Making up for the restaurant’s hidden location is the vibrant island-style cuisine inside. The stew beef, oxtails, and the curry goat are a few of the more popular items. These meats are common staples of Jamaican cuisine, typically served at lunch or dinner and come with a side of plantains, steamed cabbage, and brown rice. Jamaican food is known for a unique blend of spices; curry and jerk style sauces are the more well known examples with medium and hot flavors respectively. Stewed dishes are an exception, coating the beef and oxtails in a deliciously mild brown sauce, rich, flavorful with every bite. Stewed beef is effortlessly tender from slowly simmering in the stew. The bone-in oxtail stands out a bit more with a fattier consistency, adding an extra level of flavor. Curry goat, a dish saved for special occasions in many cultures, is cooked in a rich green sauce over bite-sized pieces of goat; the slight heat pairs nicely with the more mild flavored selection of meat. Last was the beef patty, typically a lunchtime staple in Jamaica and effectively acting as the national hamburger. It’s served with just the patty, but to make a sandwich you can ask for coco bread— a soft, biscuit-like bun— to accompany it.
Lawrence says that his menu is “constantly changing” to meet the demands of different customer groups. Some of the menu items initially included wings, fish, and fries, foods that catered more to the local population.
At the same time, Lawrence serves a small, but growing Jamaican-American population, many of whom work at the airport nearby. That can put added pressure on the restaurant to maintain a healthy stock of the popular staples. Oxtails, he estimates, make up about 65% of his business. Neglect either of the groups, and there’s a price to pay. “You’d be better off closing for the day. Because you’re gonna piss some people off,” said Lawrence.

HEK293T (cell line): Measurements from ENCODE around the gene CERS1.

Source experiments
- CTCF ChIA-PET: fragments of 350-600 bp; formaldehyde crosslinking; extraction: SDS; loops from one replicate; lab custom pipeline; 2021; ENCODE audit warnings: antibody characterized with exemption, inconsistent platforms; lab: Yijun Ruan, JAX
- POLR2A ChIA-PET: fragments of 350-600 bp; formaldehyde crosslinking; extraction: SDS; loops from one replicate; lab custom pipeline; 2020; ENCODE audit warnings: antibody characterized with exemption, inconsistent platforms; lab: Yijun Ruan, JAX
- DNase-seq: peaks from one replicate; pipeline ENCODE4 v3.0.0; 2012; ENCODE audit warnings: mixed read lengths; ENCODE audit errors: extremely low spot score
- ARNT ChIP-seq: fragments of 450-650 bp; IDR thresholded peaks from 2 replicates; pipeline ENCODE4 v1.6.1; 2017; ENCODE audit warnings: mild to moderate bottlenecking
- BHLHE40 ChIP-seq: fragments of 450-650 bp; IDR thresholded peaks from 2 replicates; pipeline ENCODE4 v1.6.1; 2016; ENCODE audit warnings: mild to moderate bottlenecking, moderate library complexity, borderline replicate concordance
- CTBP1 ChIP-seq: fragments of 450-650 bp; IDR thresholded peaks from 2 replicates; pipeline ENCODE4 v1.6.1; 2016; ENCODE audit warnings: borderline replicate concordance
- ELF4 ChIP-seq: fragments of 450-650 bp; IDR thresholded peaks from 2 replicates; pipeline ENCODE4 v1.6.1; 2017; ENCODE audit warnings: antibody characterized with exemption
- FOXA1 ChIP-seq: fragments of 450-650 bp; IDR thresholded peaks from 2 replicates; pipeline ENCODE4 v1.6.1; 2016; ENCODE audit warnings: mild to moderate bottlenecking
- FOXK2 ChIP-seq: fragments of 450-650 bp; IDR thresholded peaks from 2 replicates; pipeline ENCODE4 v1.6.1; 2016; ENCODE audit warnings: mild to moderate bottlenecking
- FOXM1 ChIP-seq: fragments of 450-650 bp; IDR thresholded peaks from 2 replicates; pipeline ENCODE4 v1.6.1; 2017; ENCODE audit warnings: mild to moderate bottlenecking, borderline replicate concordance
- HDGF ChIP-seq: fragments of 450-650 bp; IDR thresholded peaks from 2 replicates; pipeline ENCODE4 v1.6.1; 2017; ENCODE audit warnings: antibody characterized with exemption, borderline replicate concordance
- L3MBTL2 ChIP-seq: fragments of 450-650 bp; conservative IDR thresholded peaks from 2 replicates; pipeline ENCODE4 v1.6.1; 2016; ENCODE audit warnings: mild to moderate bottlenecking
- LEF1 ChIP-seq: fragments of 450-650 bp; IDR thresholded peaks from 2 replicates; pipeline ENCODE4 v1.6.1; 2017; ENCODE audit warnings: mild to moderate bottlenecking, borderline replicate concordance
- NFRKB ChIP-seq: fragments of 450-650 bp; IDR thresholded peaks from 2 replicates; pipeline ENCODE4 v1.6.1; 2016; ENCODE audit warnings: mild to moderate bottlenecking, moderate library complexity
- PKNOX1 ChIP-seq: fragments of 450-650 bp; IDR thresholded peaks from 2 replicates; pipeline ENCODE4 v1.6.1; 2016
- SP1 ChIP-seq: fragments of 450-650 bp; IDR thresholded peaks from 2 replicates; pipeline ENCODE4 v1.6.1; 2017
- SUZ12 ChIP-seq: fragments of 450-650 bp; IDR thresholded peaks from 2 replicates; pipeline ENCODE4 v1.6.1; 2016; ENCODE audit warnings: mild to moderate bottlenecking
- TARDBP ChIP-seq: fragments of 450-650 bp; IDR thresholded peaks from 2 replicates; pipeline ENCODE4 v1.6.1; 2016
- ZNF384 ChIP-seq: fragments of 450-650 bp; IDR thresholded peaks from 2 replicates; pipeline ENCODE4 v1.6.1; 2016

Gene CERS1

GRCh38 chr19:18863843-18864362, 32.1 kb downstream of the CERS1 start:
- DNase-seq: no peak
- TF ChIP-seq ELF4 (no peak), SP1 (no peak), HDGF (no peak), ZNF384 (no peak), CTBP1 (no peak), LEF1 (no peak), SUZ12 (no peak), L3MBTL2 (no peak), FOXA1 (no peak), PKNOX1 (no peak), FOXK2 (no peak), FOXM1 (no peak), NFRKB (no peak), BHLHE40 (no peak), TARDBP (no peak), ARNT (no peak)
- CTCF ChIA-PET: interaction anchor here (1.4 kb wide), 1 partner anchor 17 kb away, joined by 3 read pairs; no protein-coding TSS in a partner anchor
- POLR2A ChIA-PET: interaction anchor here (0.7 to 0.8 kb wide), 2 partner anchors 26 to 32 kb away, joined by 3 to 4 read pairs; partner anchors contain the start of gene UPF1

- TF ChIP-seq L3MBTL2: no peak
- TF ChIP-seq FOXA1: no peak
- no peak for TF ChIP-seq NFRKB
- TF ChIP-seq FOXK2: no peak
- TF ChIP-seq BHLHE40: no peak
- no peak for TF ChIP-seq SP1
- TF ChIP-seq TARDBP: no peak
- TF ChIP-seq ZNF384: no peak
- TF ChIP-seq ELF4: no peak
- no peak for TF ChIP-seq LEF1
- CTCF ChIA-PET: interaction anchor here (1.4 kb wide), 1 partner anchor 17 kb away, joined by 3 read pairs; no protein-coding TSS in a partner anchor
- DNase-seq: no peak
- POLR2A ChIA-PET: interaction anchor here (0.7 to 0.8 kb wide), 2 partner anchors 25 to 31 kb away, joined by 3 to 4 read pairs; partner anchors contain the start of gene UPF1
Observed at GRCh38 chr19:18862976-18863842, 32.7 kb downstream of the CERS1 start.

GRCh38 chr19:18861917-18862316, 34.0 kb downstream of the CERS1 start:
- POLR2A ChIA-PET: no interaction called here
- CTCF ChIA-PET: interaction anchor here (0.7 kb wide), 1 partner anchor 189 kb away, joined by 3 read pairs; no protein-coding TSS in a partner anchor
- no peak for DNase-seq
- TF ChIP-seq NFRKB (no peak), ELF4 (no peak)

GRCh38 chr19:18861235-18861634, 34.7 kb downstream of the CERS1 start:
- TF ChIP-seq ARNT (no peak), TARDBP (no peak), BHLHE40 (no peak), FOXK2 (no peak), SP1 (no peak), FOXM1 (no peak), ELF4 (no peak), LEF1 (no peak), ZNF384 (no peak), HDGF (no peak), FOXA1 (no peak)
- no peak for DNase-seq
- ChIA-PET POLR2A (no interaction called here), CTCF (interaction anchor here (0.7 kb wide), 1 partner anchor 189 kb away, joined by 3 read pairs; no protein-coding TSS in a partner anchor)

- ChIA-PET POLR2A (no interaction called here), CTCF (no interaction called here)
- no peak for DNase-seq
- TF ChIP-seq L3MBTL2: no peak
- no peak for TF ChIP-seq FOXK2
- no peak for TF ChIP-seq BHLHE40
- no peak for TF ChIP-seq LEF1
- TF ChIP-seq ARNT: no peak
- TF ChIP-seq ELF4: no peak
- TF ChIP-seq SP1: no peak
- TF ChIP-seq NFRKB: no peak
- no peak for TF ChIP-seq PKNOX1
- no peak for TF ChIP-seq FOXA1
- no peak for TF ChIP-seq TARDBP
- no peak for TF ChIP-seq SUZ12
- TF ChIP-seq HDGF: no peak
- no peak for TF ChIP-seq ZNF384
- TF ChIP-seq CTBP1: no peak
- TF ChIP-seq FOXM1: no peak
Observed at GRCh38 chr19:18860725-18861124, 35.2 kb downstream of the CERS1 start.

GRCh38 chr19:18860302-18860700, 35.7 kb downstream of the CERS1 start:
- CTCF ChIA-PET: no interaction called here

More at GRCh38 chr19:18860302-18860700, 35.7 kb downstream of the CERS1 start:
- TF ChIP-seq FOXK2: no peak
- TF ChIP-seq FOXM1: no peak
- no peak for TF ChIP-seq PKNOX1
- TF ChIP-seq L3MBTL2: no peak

The business has been doing well despite the circumstances, but there are still restrictions that limit the customer experience. After closing for three weeks, Lawrence decided to stop indoor seating. The reasoning behind his decision was the difficulty of “sell by sight,” as he puts it. It’s a strategy that relies heavily on alcohol sales, but with inside seating not allowed, he decided to pause all indoor dining for the time being. No “sell by sight” also means no clarification on exactly what a customer is ordering. Call-in orders are usually peppered with multiple questions, something that Lawrence says can be difficult to answer.
He believes we’ll be dealing with the pandemic for a while and has switched his operations accordingly. Right now, the restaurant takes orders through a small takeout window, which is how the previous restaurant operated before his purchase in 2015.
Through all the challenges Lawrence has faced, he’s persisted despite them. The rapid growth and increasing diversity of Charlotte reminds him of New York City, both financial hubs that attract different people. To him, that’s a promising direction for Lawrence Caribbean and the city as a whole. “There’s gonna be some changes; there’s gonna be some difficulties, I’m sure. But in general, I’d say yes, I like the direction.”
Check out the menu at LawrenceCaribbean.com.
3011 West Blvd
Charlotte, NC 28208